Drawing an action plan + printables!
Even though we don’t see them this way, we are all project managers in our daily lives: planning a moving, organizing a wedding, writing a thesis… They can be “small” projects or bigger ones, but they still are projects we need to handle. I’m convinced that, just as professional ones, personal projects need to be managed.
Once you’ve well define what’s your project and the goal of it, it sometimes may be difficult to know where to start from. Setting up an action plan is the first thing to do to divide it into big steps, and then into achievable tasks. The action plan setting also allows to identify and prevent any difficulty that may occur and delay your project.
In today’s post, I’m explaining how to manage projects with the bullet journal system, and which tools I use for each step of the process. It’s a long post as I put a lot of details but I think it’s worth it! Plus, I put together some printables to be found at the very end of the post!
The first blog post about project management in a bullet journal can be found following this link!
When it’s time to start a new project, the first step to go through is to declutter your brain with every idea or task you can think of and that is related to your project. The goal of this first step is to help you divide your project into several phases and achievable tasks, before organizing then in an action plan.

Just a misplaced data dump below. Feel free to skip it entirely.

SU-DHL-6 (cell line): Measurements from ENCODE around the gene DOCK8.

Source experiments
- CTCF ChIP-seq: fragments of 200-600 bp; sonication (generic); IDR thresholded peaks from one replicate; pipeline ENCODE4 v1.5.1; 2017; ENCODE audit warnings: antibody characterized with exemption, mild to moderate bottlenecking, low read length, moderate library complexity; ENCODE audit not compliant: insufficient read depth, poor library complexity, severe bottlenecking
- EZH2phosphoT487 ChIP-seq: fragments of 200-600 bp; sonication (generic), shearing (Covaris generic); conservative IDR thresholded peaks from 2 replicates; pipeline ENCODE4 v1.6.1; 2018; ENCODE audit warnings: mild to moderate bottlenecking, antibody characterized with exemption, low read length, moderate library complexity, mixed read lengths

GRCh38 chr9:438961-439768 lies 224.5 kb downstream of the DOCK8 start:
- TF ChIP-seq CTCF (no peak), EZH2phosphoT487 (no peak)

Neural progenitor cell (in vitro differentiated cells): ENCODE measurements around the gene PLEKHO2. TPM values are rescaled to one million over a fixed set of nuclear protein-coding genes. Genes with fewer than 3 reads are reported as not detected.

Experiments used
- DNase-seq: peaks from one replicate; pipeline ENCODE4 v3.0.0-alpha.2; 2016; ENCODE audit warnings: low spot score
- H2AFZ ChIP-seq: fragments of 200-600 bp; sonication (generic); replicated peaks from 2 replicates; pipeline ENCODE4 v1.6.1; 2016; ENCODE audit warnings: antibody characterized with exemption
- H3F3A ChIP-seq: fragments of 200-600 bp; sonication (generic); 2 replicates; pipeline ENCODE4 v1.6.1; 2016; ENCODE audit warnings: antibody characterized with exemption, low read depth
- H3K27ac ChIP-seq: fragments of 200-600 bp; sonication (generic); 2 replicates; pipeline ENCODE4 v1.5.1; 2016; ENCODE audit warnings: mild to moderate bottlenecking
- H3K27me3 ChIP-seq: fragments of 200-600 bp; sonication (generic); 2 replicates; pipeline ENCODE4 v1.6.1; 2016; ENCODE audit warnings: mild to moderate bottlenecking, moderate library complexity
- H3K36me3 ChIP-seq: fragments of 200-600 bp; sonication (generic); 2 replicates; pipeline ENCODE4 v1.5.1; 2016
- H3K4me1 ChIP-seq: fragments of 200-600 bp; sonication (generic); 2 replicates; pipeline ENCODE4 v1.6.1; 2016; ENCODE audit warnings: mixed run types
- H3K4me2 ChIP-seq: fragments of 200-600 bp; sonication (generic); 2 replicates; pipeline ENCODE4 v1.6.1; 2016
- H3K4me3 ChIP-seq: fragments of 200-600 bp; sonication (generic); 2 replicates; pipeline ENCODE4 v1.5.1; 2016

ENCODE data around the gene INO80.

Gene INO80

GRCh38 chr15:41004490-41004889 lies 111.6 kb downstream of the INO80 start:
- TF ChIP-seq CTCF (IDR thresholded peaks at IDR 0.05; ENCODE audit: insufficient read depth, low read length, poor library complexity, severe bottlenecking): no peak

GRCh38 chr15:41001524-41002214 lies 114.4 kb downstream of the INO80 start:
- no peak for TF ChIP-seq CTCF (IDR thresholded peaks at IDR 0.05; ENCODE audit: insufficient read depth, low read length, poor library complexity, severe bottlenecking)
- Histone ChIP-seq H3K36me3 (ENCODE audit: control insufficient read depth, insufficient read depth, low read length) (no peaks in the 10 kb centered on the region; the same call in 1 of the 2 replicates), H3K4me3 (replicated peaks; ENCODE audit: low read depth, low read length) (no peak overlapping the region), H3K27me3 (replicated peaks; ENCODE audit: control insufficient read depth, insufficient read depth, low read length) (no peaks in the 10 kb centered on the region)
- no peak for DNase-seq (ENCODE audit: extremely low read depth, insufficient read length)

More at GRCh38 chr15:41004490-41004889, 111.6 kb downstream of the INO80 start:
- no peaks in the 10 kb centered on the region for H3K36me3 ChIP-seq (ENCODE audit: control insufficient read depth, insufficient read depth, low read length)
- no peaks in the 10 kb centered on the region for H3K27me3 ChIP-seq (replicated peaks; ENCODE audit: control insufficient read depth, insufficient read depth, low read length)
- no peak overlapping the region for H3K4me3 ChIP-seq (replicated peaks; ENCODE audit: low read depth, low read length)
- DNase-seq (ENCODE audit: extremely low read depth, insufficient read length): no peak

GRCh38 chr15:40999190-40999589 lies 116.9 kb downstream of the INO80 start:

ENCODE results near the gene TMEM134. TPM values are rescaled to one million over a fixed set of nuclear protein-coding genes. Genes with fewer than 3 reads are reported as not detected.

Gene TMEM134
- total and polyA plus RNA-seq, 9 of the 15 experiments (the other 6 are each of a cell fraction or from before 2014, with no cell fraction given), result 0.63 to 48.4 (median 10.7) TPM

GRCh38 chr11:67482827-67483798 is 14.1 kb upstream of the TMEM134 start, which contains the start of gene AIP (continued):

At this stage, I usually use a regular “braindump”, but I can also use mind mapping if I’m working on a bigger project.
The braindump is my all-purpose tool for my smallest projects. As soon as I start to have more than 3 ideas in a raw, I open my bullet journal and start to write everything down.
The point is to make a randomly organized list of everything that come across your mind regarding the project you’re about to start, and go deeper and further as you keep going. It’s then possible to categorize the list depending on the entry nature, priority or any other criteria relevant for your project.
A “braindump” is basically a randomly organized list of ideas and tasks.
At this stage, I organize the result of the braindump into 3 categories: the tasks, the ideas about the project and the resources I may need at some point (things to buy, people to get in touch with…). I also underline urgent tasks if needed.
The braindump is an easy way to start a new project, but it’s not sufficient in my opinion. Using the braindump doesn’t allow to make an exhaustive list of tasks and steps and key steps may be missing. Also, the result of the braindump has to be organized into real project phases before starting to draw an action plan.